Mutual trust implies that judiciaries have faith in each others' standards of fairness and justice. European citizens should have confidence that the same level of minimum rules will be applied should they travel or live abroad.

To help create such trust, I want strong and clear obligations for authorities to meet the needs of victims anywhere in the European Union. We will make full use of the Lisbon Treaty tools to reinforce judicial protection.

Obviously, we will provide support to the Member States to ensure those rules become a reality. For the first time, the European Commission has the power to make sure these rules are put in place and respected. Victims' rights have always been a priority for us. But now we have the political mandate to take strong action. I am firmly committed to making use of this mandate for the benefit of victims.

What is in the Victims package?

We often hear of victims who do not know where to go or who to turn to for help and protection, especially if the crime happened abroad. The Directive on the rights, support and protection of victims of crime sets out a whole range of direct, practical action to help victims of crime.

Victims will have access to concrete rights and services, such as easily accessible victim support services in all Member States. These support services, which should provide support to people who suffer crime and help them navigate confusing and often frustrating legal proceedings as well as through practical day to day issues, must meet specified minimum standards. New rules do not immediately translate into results on the ground. That is why we need training to make sure everyone in the justice process understands the needs of victims. Police, prosecutors and court staff will have to be trained in victims' matters in all Member States and judges should equally have access to such training. At the heart of our approach is the notion that victims are individuals and must be treated as such. This is why under the Directive they will receive individual assessment to determine what vulnerabilities they have and how best they can be met. And once identified as vulnerable, victims will have access to special measures protecting them. For example they can give evidence by video link. We have to do more to identify and protect vulnerable victims, such as children or victims of sexual assault.

Interpretation and translation will be available to victims, so they know what is happening throughout the investigation and proceedings. Only an informed victim can play the active role in the proceedings they are entitled to.

The victim also has a right to request a review of a decision to not prosecute, which is currently not possible in all Member States. The exact mechanism for carrying out such a review will be determined at national level.

Contact between the offender and victim will be minimised during proceedings. As victims should have the right to be protected from the accused Member States should progressively ensure that contact between the accused and the victim can be avoided during criminal proceedings. This is particularly important to avoid intimidation of victims, for example when the offender is part of an organised crime network.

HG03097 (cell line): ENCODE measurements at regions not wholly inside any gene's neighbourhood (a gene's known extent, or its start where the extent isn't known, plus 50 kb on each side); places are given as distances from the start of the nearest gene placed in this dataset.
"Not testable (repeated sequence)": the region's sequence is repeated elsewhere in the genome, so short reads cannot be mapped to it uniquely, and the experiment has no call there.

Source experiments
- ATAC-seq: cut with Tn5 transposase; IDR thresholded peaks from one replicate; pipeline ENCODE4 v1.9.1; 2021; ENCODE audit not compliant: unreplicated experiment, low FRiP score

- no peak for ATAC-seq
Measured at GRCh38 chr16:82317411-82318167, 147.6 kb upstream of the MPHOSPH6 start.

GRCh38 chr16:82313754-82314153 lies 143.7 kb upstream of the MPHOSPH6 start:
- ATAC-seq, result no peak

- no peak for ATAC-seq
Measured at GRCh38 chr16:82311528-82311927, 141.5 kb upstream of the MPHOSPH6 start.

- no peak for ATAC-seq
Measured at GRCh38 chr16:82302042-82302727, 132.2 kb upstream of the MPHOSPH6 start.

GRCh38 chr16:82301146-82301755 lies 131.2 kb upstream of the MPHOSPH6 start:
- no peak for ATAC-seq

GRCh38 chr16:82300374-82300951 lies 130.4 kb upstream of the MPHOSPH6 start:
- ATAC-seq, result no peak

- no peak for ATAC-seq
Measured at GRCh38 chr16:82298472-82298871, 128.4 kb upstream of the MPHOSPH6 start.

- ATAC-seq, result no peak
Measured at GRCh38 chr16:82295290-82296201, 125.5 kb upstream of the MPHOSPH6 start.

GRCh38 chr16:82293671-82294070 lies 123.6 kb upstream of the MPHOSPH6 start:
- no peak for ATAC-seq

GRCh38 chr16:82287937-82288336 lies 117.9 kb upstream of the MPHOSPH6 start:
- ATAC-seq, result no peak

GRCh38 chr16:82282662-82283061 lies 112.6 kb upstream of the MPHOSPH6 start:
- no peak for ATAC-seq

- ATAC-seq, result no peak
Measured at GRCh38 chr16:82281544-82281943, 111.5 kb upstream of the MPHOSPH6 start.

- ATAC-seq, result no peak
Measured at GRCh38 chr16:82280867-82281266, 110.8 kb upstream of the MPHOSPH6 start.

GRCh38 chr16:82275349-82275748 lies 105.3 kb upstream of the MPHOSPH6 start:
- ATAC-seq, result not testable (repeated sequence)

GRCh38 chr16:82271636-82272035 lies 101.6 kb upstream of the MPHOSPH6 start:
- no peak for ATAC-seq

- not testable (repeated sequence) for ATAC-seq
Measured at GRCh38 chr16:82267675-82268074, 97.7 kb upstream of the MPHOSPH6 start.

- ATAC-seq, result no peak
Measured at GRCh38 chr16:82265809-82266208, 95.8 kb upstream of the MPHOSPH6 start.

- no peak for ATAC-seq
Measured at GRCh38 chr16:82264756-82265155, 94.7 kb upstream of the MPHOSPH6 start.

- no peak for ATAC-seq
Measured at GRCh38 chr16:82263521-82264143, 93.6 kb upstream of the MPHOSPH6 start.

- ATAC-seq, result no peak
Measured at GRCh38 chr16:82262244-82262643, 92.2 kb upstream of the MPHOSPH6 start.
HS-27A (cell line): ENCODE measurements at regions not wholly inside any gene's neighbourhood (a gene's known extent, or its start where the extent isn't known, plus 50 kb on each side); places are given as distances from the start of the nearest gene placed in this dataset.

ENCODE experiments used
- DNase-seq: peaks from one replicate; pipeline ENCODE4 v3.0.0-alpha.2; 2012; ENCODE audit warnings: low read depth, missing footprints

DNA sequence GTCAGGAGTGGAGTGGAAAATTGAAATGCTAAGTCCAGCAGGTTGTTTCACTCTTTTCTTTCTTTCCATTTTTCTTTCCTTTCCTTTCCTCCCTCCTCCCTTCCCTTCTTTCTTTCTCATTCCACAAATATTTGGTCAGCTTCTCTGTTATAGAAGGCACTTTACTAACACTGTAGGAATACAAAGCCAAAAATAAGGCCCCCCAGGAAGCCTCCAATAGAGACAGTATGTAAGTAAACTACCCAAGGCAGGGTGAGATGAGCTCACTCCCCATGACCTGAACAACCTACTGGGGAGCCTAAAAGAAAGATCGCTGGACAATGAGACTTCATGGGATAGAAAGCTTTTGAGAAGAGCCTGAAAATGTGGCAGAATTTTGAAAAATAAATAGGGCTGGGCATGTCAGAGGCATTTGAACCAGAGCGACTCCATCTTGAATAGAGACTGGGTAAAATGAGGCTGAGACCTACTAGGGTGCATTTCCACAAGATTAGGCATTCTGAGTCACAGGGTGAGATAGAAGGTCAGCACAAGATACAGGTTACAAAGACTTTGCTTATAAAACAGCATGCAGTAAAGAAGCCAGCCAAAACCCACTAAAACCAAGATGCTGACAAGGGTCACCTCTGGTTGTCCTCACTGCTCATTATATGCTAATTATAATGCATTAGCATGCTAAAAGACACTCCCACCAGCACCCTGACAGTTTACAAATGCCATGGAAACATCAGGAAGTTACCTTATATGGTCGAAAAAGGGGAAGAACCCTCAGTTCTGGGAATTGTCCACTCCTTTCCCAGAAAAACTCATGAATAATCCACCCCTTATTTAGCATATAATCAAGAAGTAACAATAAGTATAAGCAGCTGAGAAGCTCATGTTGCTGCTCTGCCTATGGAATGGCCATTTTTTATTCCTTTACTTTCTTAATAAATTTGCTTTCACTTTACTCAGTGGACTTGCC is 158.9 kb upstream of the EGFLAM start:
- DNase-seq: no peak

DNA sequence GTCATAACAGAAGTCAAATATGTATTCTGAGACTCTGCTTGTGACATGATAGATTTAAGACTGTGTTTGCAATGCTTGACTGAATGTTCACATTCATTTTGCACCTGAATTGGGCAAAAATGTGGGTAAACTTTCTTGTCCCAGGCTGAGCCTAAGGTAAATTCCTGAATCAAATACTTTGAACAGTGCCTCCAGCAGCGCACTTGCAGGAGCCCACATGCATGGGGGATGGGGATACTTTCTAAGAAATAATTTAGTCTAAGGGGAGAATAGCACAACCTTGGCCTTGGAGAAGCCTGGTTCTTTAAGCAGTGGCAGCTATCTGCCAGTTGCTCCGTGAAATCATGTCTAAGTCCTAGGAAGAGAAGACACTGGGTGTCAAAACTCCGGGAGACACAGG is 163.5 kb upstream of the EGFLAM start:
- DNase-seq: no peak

Mediation and other forms of restorative justice are also used around the EU. They can be of great benefit to victims where carried out to the right standards. This is why minimum safeguards are established in the Directive where Restorative justice services are use.

Let me say a word on the scope of the new Directive: in general the legislation will relate to direct victims. However, rights will apply to the immediate family of victims killed as a result of a criminal offence as well. Support services and protection will be available to the immediate family of all victims.

The Commission also proposed measures to protect victims who are at risk of suffering violence. Those who benefit from a protection measure in their home country will maintain protection when crossing borders. We proposed a fast, efficient mutual recognition mechanism for protection measures taken in civil matters. Our Regulation will complement the Member States' proposed Directive on the European Protection Order.

But there is much more to do.

Let me stress that the present package of minimum rules is just a first step to address victims' rights. We will continue to examine key issues relating to victims, for instance by improving the application of the 2004 Directive on compensation for crime victims and studying the provision of legal aid to victims. I also want to look at other ideas, such as victims surcharge fines or offender compensation or restitution schemes to ensure that victims across Europe obtain a fair compensation to the crime that was inflicted on them. Next year I will therefore come up with a second package of measures to ensure that we develop a sustained effort in strengthening the rights of the victims of crime.

To this end, we will need to ensure that the package presented on 18 May is acted upon by the European Parliament and by the Council quickly. To that end, I will need your expertise, your ideas and your help to ensure that the rights of victims of crime are clearly understood and supported by those who will have to be taking decisions at national level.

The victims' package will help guarantee a proper balance between the need to fight and reduce criminality, the protection of victims, and the protection of fundamental rights.


To strengthen mutual trust across the European Union we have a duty not only to uphold the rights of individuals who are accused or convicted of a crime but also to protect the rights of the victims of crime. This is why I want to ensure that around Europe, victims' needs are recognised and victims treated with respect and sensitivity.

Ladies and Gentlemen,

We will never be able to reverse the suffering of victims of crime or restore all that they have lost. We must, nevertheless, do our utmost to minimize the frustration and confusion that victims of a crime have to live through after the crime. Their rights and their role in criminal proceedings need therefore to be strengthened. Justice cannot be done if the victim is not treated justly. With our proposals, we are making full use of the new possibilities provided by the Lisbon Treaty to improve the position and treatment of victims of crime. I will measure the success of this legislative package by the tangible results it yields for the victims.

I am confident that together with the European Parliament, with the Member States, civil society and with your continued support we can turn these rules into reality for victims, everywhere in the European Union. Together, we can achieve real change for victims of crime in Europe. They deserve nothing less.